FATHOM, the water billing contractor that Menlo Park Municipal Water has worked with for the past nine years to read water meters, bill customers, collect bills and provide customer service, has gone out of business suddenly, leaving the city scrambling to find a new contractor.
The water billing company alerted the city of Menlo Park on Nov. 9 that it would be going out of business at the end of the month.
The only explanation the city was given was a brief statement from the company that said, "Despite a massive effort this year, we (FATHOM) have not been able to secure an investment or additional debt to save our business," Christopher Lamm, Menlo Park's assistant public works director, said in an email.
Despite the business' closure, customers who receive water from Menlo Park Municipal Water will continue to receive water; the change in billing services is not expected to impact water delivery to homes or businesses, according to the city website.
Households that received their water bill for November should pay the bill, as usual, by the due date. The last bills from FATHOM were mailed on Nov. 15.
Households that have not received a water bill should not be alarmed: Their water meter will continue to track water usage, and bills will be issued when a new billing system is in place, according to the city. However, the bill may cover a longer-than-normal reporting period. Customers will not incur late penalties, the city said.
Households wishing to cancel automatic payments should call FATHOM at 650-330-0385.
After receiving the notification, Lamm said, city staff immediately started researching options for obtaining the same services provided by FATHOM, talking to other agencies in California that were impacted by the shutdown, and meeting with a number of potential vendors in person and via video conferencing, he said.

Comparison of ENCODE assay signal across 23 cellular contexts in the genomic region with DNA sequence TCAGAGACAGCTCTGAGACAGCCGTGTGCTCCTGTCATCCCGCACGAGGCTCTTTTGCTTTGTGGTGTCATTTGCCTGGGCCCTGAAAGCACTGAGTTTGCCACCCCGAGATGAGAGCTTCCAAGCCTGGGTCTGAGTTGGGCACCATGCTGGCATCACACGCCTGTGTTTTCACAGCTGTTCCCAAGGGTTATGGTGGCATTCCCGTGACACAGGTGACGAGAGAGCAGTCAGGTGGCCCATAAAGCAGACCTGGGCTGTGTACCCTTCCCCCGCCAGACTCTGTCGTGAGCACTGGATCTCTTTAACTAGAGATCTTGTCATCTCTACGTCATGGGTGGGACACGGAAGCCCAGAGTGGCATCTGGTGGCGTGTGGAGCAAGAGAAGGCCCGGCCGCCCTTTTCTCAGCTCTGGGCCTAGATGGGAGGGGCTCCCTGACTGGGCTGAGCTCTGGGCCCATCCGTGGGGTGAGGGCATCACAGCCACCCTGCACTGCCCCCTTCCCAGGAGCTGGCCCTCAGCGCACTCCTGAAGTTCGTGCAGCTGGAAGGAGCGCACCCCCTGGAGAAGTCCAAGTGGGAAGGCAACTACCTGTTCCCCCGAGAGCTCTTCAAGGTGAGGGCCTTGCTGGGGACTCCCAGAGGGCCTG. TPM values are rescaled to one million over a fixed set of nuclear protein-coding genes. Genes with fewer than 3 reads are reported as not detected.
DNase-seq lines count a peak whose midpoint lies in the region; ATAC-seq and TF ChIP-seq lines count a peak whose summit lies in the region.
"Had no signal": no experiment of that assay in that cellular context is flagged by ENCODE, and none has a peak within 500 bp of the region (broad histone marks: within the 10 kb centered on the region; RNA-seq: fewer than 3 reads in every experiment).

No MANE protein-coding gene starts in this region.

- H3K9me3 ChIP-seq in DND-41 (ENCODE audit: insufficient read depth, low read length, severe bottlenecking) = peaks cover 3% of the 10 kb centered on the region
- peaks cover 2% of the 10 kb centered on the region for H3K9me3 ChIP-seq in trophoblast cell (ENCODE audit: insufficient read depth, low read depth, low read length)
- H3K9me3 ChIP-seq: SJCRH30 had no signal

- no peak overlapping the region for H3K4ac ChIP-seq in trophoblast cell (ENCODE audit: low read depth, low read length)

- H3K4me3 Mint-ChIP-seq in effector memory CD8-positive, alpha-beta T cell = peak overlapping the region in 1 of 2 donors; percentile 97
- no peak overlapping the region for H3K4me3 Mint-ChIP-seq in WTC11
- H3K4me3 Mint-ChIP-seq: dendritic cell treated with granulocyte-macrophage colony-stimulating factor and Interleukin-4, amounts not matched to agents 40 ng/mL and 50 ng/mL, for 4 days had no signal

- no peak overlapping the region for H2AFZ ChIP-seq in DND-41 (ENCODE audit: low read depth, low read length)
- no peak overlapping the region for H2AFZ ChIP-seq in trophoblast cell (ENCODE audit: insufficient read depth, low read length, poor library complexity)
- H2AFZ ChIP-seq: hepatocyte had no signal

"We anticipate entering into two separate agreements with contractors this week or next to fulfill the full range of services provided. There will still be some work that needs to be performed before new bills can be issued and we hope to be able to provide an update on the timeframe for those activities next week," Lamm told The Almanac in an email.
"In the meantime, we want to make it clear that water will continue to be delivered to the home or business of every customer and that no disconnections or penalties will be incurred during the transition between billing contractors," he added.
Menlo Park Municipal Water provides water, purchased from the San Francisco Public Utilities Commission, to two main areas of Menlo Park: the Sharon Heights area and the portion of the city east and north of El Camino Real. It serves about 16,000 residents at 4,000 service connections.